City of Girls by Elizabeth Gilbert
This generous novel is not for fans of Elizabeth Gilbert’s Eat, Pray, Love. Rather, it is for readers that want to be taken on a glorious, fictitious adventure through the 1940s and beyond. Set in New York, the narrative focuses on Vivian Morris’s life and her inability to conform to societal expectations. In desperation, her conservative parents send her as a nineteen-year-old to the Big Apple to live with the family renegade, Aunt Peg, who owns a charming but disreputable Manhattan revue theatre, the Lily Playhouse. Once there, Vivian quickly creates – for herself! – the role of theatre seamstress and becomes indispensable to Aunt Peg and the revue’s showgirls.
The lives of the women that reside and work in the theatre are applauded, not judged, in this novel. Gilbert said, ‘I have wanted to write a novel about women who have a lot of sex, and who like it, and whose lives aren’t destroyed by it.’ This philosophy generates delicious reading. Of course, the central female characters feel anger at the exploitation and hypocrisy faced by women, but they don’t allow this to hinder their lifestyle. They choose instead to adopt the jubilance and freedom that comes with living and being part of a collective. There is so much joy to be found in this novel as it explores the central characters’ concepts of humanity and community, and, as they age, the changing landscape and politics that form a backdrop to their lives. The effect is an adventure story that captures a kaleidoscope of colour and courage.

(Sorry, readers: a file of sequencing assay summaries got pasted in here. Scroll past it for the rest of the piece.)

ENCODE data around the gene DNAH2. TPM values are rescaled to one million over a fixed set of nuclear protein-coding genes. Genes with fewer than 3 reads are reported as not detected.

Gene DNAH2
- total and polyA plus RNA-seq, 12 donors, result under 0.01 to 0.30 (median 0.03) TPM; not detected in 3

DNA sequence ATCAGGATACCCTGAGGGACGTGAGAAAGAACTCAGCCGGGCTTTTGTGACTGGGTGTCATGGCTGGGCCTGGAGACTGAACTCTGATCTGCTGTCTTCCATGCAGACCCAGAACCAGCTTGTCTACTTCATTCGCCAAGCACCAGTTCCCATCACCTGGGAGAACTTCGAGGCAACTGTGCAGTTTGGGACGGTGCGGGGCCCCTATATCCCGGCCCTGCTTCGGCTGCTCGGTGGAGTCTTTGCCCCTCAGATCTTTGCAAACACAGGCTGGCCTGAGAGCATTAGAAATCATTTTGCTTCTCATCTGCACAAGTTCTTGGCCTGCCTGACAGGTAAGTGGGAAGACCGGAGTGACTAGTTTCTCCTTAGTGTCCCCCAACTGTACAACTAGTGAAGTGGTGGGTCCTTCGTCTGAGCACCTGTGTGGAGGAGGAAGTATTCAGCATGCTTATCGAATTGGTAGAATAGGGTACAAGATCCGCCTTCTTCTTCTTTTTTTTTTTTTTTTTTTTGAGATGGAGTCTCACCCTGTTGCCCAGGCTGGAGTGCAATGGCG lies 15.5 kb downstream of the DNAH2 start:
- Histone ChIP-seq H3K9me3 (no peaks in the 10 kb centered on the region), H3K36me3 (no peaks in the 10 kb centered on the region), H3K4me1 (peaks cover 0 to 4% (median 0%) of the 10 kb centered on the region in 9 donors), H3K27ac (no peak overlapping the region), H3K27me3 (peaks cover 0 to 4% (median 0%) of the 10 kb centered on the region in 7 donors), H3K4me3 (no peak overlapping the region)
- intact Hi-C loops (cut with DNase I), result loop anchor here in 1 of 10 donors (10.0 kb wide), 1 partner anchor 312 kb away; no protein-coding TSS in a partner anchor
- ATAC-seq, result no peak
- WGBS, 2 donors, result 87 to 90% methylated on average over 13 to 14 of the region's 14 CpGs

Gilbert’s enchanting City of Girls is an epic novel that will delight readers of Meg Wolitzer, Maria Semple and our own Liane Moriarty. It is the perfect novel with which to escape our winter blues. I truly enjoyed every page of this wondrous book.